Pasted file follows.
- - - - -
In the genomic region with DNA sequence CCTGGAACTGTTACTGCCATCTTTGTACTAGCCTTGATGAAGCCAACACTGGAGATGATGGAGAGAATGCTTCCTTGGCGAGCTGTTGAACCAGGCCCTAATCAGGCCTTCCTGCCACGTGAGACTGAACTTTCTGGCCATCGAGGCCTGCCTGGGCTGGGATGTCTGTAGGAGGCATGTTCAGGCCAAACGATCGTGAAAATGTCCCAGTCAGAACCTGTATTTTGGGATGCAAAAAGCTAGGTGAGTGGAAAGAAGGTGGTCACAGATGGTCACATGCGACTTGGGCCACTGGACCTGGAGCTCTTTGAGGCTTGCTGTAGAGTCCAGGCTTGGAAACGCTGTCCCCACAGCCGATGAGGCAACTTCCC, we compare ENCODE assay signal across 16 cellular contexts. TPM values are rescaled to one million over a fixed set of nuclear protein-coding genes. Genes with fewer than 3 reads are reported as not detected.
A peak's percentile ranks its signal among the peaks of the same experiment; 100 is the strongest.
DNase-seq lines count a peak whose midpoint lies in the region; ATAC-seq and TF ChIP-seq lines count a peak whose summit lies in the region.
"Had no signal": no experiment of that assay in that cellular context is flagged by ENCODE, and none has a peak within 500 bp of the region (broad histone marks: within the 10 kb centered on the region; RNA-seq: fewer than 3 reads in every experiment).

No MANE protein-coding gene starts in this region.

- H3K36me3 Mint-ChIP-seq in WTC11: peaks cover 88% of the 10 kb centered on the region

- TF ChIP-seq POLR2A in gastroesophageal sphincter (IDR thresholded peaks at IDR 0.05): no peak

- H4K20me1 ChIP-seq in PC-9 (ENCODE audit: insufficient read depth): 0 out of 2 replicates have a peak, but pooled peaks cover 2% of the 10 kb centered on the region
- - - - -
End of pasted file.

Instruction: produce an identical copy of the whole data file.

In the genomic region with DNA sequence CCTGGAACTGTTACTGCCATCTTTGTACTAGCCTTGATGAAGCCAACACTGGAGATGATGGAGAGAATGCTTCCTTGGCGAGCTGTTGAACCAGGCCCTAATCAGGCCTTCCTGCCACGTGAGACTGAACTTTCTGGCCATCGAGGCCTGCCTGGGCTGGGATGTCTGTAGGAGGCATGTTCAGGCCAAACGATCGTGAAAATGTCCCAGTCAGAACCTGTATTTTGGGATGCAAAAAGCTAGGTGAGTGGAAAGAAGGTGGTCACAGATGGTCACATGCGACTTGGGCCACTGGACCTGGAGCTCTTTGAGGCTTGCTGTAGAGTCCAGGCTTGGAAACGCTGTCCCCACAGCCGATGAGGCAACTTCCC, we compare ENCODE assay signal across 16 cellular contexts. TPM values are rescaled to one million over a fixed set of nuclear protein-coding genes. Genes with fewer than 3 reads are reported as not detected.
A peak's percentile ranks its signal among the peaks of the same experiment; 100 is the strongest.
DNase-seq lines count a peak whose midpoint lies in the region; ATAC-seq and TF ChIP-seq lines count a peak whose summit lies in the region.
"Had no signal": no experiment of that assay in that cellular context is flagged by ENCODE, and none has a peak within 500 bp of the region (broad histone marks: within the 10 kb centered on the region; RNA-seq: fewer than 3 reads in every experiment).

No MANE protein-coding gene starts in this region.

- H3K36me3 Mint-ChIP-seq in WTC11: peaks cover 88% of the 10 kb centered on the region

- TF ChIP-seq POLR2A in gastroesophageal sphincter (IDR thresholded peaks at IDR 0.05): no peak

- H4K20me1 ChIP-seq in PC-9 (ENCODE audit: insufficient read depth): 0 out of 2 replicates have a peak, but pooled peaks cover 2% of the 10 kb centered on the region